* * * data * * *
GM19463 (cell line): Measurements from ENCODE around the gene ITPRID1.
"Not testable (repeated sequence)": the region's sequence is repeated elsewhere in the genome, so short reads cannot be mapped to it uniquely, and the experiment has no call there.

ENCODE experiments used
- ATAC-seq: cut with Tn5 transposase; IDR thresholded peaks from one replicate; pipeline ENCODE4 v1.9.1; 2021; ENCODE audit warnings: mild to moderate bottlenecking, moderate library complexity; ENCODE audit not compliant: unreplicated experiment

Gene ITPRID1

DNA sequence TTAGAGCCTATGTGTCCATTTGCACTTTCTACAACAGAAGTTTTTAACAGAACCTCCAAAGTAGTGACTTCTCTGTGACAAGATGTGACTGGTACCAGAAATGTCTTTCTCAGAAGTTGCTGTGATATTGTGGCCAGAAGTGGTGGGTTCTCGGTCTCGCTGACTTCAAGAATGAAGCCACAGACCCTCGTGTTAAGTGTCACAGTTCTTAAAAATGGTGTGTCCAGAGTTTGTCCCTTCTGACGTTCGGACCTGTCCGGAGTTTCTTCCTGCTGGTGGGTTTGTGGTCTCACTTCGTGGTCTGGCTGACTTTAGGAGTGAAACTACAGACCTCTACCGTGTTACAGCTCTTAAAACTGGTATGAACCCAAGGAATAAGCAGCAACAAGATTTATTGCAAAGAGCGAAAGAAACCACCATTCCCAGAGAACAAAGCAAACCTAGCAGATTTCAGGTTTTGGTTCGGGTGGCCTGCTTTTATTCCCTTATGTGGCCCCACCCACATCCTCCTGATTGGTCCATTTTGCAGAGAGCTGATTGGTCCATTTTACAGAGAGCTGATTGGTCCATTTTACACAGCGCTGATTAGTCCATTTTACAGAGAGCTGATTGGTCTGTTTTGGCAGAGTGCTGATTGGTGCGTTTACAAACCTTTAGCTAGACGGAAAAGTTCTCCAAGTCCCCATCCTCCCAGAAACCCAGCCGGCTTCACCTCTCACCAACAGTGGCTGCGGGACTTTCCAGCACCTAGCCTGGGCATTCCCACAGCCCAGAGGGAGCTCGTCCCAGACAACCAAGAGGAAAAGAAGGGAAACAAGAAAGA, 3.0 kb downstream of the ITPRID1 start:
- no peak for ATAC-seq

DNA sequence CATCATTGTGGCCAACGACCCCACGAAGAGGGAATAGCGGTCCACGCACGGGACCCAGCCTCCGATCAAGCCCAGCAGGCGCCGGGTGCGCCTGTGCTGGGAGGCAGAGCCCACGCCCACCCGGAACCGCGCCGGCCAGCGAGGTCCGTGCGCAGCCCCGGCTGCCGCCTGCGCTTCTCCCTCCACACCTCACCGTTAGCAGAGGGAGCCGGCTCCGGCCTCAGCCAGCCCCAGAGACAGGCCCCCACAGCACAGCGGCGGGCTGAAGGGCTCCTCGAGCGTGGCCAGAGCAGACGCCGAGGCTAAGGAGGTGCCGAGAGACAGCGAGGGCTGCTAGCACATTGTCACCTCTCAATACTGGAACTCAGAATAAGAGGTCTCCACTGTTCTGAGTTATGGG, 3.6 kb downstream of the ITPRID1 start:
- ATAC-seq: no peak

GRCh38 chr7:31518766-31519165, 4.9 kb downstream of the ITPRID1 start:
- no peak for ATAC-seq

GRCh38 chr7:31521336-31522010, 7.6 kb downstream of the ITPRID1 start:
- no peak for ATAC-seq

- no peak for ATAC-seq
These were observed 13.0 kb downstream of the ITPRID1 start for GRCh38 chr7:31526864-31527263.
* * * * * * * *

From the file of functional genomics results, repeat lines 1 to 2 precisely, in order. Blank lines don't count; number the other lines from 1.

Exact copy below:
GM19463 (cell line): Measurements from ENCODE around the gene ITPRID1.
"Not testable (repeated sequence)": the region's sequence is repeated elsewhere in the genome, so short reads cannot be mapped to it uniquely, and the experiment has no call there.